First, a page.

"It's a marathon, not a sprint." This is what Chris from HubEurope used to tell me whenever I pressure myself to deliver on feature requests while supporting our clients. And I took a lot of comfort in knowing that my boss understood that, even when we're committed to making our product better, we can't deliver everything all at once. So, from then on, I had been used to working at a decent pace.
When I transferred to Willis Towers Watson, I was introduced to the Agile Methodology. It's basically a means of working on projects where large tasks are divided into smaller, more manageable chunks with their own limited scope; committed into a "sprint", or a time frame that usually lasts for two weeks; and integrated into the larger context of the project once reviewed and tested. The methodology is supposed to make for faster deliveries, as compared to the other methodology called "Waterfall", whilst not sacrificing quality.
Agile covers a lot more topics when it comes to project management but let's limit this post to that. Having said that, let's talk about "sprints" some more.
So, sprints usually last for two weeks; starting from planning and leading to a retrospective. Managing sprints is usually aided by tools like Jira or Trello. Those are board- or table-like tools that contain columns like To Do, In Analysis, In Development, In QA or Under User Acceptance Testing, For Deployment to Production, Done; which represent the various stages that each task goes through. And during planning, a development team consisting of a product owner, scrum master, developers, and QAs will sit down together and determine: 1) what the team can deliver in the coming two weeks, 2) who among the developers will be assigned to each task, 3) how each task is going to be tested, and 4) how it will take for each task move through all the stages defined in the team's management tool.
It's a good process. It's usually efficient. And although Agile allows for a great degree of flexibility in many things, including task scheduling; it's nice to have a solid idea of the time you need to spend actually working for the next two weeks as knowing that allows you to pace yourself as you would if you were running a marathon.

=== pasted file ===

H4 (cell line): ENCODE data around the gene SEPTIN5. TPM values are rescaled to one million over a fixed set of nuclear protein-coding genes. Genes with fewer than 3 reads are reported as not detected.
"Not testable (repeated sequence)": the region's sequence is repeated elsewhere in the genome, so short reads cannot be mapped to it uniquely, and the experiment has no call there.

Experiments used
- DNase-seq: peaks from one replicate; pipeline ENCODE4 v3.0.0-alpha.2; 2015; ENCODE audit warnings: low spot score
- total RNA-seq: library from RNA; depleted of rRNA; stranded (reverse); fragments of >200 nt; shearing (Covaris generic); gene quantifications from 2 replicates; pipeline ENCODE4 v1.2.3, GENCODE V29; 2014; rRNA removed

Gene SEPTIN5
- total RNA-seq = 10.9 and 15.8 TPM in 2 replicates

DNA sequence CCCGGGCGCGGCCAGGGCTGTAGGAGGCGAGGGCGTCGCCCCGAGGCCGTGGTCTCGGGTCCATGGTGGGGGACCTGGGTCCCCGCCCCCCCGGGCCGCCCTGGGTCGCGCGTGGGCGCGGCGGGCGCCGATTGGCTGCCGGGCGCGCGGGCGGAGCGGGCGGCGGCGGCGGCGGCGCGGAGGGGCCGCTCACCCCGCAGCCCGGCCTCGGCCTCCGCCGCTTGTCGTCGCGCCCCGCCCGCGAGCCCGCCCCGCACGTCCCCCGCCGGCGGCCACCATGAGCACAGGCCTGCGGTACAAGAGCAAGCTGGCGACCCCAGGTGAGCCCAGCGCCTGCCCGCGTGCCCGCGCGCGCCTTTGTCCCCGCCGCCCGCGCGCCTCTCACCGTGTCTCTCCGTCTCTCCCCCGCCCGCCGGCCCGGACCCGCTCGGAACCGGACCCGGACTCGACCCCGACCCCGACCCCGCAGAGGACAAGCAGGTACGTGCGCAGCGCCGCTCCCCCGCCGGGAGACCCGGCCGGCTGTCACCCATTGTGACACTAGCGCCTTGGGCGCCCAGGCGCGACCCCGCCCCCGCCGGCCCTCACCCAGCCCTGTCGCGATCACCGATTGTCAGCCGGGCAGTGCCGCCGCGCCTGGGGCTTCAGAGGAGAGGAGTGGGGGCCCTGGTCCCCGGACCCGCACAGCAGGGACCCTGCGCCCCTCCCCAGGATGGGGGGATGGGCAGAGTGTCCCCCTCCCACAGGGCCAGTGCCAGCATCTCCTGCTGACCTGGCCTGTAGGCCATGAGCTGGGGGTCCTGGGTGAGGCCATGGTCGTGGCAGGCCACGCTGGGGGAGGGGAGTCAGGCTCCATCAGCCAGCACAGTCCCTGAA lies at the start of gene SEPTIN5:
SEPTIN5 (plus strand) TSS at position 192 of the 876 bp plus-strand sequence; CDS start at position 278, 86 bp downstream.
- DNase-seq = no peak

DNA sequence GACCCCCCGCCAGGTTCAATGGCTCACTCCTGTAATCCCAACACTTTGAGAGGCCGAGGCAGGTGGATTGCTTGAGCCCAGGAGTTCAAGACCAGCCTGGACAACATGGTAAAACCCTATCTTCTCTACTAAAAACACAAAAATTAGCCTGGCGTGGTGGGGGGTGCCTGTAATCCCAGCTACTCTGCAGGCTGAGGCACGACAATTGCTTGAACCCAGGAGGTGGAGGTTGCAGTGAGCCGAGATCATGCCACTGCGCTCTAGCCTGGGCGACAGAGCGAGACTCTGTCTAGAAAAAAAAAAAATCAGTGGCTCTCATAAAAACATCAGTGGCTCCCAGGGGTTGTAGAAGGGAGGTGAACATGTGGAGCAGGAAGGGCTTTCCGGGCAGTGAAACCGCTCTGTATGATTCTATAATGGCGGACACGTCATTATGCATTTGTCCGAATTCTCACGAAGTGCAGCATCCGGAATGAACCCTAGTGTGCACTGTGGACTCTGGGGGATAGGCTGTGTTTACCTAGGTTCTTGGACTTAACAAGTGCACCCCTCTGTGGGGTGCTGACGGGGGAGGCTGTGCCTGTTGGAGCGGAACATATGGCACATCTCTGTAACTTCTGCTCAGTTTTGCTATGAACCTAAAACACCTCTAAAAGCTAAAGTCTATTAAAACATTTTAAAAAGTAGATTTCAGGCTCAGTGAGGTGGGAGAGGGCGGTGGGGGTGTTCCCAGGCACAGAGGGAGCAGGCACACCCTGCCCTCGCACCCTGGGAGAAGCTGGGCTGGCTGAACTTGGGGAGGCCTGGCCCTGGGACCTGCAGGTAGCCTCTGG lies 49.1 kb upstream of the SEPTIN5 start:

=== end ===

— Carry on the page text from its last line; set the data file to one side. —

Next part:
Agile makes total sense, right? If your career were a marathon, it's great to be able to pace yourself so that you don't run into physical and mental health issues related to stress and burn out. Agile isn't strictly just for project management. If applied correctly, it can also help with personal time management that, in turn, leads to a better life/work balance.
But I guess there are cultures that aren't really compatible with Agile. Particularly, cultures that place a premium on hours worked instead of tasks completed, which I think, is still commonplace. In those cultures, if you complete four committed tasks in three days, the tendency is more tasks are assigned to you so that you're not idle the for the rest of the two week sprint.
In the context of a career being a marathon, that is not a good thing; because you're always running at a fast pace when, in many cases, you need to just jog, walk, or completely stop to catch your breath.
That's one of the things that I'm grateful for in my experience at WTW. During our daily meetings, there's no shame in saying, "I'm mostly free today (or until next Wednesday)" or "I'll be on stand-by as I await the QA results for task ABC-1234". And there's no pressure to take on more unplanned tasks just so you can put something in your time log. There was always a "Non-Production" item in the log selection— time that you can spend taking courses in PluralSight or just stepping out of your zone to look at the sky.